I believe that the price action of the past two days suggests that the answer is the latter....something(s) far worse!!
One of our investors just asked if I was planning on putting the unusually high levels of cash that we've had on hand to work into this sell off. The response, both cryptic and to the point, was:
As you can imagine, having been defensive for some time, and sitting on unusually high levels of cash, there is a part of me that is ok w/what has happened here. But the bigger sentiment is still chock full of "scaredyfraid" issues.....if it were just Bernanke's speech and the rush out of fixed income in the US that was behind this multi-asset class sell off, I might say, yes...let's start buying.
But there's more to it....the May 22 Bernanke 'tapering' talk unleashed a massive paradigm shift from a "gee this is an easy, low-to-no-interest rate environment in which carry trades are no-brainers"....to one in which all those folks now are rushing to the exit doors trying to be among the first to unload EM local bonds and currencies..then to buy USD and unwind the carry trades.
The problem is that the unwind has crushed many EM currencies, which in turn has led EM Central Banks to have to implement policy responses that are defensive of their currencies instead of being supportive of promoting growth...witness Brazil and Indonesia's hike in rates recently (both should have lowered rates for growth reasons) and Bk of India that left rates unched when they too should have cut.
I think these kind of 'crisis era' type of policy responses are likely to throw more of a dislocation into global markets as flows of funds continue to challenge EM central banks. And EM growth prospects will be hurt, which in turn, should hurt corporate earnings outlooks especially for globally active companies.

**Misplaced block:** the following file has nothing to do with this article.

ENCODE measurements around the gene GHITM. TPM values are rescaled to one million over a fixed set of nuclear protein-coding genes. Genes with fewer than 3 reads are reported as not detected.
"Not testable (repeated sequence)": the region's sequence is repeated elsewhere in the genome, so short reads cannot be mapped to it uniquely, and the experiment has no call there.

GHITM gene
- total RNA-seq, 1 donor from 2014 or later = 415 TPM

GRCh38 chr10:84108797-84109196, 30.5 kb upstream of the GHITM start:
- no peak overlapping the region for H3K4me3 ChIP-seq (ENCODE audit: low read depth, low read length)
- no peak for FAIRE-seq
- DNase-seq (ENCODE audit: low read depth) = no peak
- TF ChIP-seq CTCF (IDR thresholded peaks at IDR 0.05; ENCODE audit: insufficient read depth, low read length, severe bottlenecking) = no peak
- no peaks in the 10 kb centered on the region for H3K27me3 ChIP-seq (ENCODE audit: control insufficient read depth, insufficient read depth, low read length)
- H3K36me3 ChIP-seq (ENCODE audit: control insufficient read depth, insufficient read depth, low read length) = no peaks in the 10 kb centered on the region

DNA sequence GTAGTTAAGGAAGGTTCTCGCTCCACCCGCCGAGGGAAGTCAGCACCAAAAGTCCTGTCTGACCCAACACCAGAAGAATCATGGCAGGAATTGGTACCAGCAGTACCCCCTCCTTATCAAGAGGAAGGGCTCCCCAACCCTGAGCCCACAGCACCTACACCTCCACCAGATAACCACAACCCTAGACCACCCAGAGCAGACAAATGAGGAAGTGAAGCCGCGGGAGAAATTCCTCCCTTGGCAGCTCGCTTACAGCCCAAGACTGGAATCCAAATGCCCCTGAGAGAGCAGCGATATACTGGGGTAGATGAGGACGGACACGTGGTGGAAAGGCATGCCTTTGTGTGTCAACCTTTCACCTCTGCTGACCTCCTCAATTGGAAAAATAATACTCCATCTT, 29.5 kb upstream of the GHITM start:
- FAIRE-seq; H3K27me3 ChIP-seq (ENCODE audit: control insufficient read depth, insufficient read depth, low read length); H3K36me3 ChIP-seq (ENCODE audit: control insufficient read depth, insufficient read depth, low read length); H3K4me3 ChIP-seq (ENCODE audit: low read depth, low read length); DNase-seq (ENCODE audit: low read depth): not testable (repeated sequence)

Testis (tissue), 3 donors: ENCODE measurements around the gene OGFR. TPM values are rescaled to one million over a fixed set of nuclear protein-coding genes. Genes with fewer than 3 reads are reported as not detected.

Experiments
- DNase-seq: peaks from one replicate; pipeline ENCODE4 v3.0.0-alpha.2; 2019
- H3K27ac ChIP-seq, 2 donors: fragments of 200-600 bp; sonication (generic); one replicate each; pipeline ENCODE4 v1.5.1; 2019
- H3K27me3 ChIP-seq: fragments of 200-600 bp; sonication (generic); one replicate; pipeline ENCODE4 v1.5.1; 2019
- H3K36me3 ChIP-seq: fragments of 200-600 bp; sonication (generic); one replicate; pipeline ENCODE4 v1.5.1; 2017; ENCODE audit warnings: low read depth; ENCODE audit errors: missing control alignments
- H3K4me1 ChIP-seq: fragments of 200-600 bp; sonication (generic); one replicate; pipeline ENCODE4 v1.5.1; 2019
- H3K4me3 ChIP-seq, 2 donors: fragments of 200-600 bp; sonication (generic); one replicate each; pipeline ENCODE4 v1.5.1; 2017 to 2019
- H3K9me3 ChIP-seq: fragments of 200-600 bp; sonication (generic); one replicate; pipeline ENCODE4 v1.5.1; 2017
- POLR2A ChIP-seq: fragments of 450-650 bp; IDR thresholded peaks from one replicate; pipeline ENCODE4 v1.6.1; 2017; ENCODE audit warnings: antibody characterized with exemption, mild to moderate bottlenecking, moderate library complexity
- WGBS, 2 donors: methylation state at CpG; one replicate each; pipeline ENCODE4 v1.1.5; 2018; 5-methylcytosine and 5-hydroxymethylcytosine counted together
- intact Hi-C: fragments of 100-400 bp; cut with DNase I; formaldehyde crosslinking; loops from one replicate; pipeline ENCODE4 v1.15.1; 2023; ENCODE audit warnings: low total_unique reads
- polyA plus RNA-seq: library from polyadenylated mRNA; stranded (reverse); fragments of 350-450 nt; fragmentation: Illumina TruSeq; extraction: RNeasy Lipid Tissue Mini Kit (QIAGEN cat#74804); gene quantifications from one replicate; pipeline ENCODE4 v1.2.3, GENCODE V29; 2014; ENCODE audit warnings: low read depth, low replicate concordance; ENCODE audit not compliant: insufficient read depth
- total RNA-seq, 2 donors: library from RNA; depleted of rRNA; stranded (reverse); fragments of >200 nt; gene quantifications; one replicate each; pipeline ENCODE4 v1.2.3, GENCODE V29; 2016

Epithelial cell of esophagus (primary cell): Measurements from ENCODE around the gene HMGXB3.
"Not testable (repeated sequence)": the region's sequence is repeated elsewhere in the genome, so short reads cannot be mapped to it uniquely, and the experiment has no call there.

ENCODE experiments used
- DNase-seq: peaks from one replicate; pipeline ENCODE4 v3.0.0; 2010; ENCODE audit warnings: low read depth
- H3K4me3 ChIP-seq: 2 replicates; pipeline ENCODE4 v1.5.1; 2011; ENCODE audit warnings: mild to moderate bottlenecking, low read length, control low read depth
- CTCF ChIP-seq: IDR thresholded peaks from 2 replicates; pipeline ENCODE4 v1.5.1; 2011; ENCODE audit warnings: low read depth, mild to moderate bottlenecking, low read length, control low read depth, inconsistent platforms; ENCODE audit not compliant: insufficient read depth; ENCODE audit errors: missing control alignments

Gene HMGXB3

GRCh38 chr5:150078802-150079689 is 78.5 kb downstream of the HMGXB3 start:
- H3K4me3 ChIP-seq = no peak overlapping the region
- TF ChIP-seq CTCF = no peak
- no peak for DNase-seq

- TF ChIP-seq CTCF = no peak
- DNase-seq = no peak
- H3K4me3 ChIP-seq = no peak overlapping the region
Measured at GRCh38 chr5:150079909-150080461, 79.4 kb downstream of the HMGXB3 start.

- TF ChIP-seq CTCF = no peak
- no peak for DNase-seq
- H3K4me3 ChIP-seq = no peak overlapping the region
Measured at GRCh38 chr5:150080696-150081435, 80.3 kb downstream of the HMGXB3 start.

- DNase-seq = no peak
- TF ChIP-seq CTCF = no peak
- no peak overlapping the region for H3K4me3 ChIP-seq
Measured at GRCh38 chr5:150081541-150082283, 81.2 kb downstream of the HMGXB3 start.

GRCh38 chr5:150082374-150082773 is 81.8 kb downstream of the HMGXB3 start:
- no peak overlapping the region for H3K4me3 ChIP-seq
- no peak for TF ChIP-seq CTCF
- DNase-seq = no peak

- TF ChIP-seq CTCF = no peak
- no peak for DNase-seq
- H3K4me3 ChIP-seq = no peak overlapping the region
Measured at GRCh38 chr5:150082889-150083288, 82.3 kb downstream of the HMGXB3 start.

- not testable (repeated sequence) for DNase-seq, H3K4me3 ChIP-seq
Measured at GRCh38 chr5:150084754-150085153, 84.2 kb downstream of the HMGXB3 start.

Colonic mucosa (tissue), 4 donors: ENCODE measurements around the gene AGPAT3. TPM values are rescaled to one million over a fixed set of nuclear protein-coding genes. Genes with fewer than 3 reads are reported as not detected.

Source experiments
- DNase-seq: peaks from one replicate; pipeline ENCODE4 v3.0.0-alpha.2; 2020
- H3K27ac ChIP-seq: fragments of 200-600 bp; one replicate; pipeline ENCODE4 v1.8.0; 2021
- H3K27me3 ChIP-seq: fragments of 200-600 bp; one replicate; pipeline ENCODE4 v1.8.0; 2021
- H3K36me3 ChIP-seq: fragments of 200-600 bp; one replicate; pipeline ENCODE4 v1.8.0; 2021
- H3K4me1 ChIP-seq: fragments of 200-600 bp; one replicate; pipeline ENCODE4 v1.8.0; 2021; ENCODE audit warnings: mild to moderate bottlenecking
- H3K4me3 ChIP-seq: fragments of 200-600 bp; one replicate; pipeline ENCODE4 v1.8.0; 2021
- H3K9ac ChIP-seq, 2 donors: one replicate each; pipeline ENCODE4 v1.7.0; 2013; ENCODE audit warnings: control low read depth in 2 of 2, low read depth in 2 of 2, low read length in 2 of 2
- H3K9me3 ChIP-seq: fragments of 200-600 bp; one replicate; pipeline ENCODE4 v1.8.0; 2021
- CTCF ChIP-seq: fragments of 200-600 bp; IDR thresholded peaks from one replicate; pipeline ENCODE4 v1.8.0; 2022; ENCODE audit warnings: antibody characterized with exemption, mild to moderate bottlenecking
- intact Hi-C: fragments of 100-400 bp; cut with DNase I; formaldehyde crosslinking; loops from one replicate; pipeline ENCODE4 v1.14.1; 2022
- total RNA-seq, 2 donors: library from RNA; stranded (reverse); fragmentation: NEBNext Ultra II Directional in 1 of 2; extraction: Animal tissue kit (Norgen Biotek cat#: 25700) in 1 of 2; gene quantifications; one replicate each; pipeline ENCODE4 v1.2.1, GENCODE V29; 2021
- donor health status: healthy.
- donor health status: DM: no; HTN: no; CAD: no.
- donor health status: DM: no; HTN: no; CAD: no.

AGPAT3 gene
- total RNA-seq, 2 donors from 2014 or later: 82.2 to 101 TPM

Finally, add to the mix, some familiar issues, such as Italy and Spain...two hotbeds of potential trouble w/recession economies, massive unemployment, and now rising yields on suffocatingly large amounts of debt.
For now, while many of our holdings are global companies, and in some cases heavily dependent on their businesses in EM countries for meeting sales and earnings goals, when the time comes to get the cash off the bench and onto the field, the leaning is likely to be towards companies with more US-centric businesses, somewhat less exposed to EM countries. This, of course, will depend largely on just how robust the 'dislocations' that we've seen in recent days turn out to be.Bottom line? I'd like to see some dust settle before I put cash to work.
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(Please note: This article is solely meant to be thought provoking and is not in any way meant to be personal investment advice. Each investor is obligated to opine and decide for themselves as to the appropriateness of anything said in this article to their unique financial profile, risk tolerances and portfolio goals).
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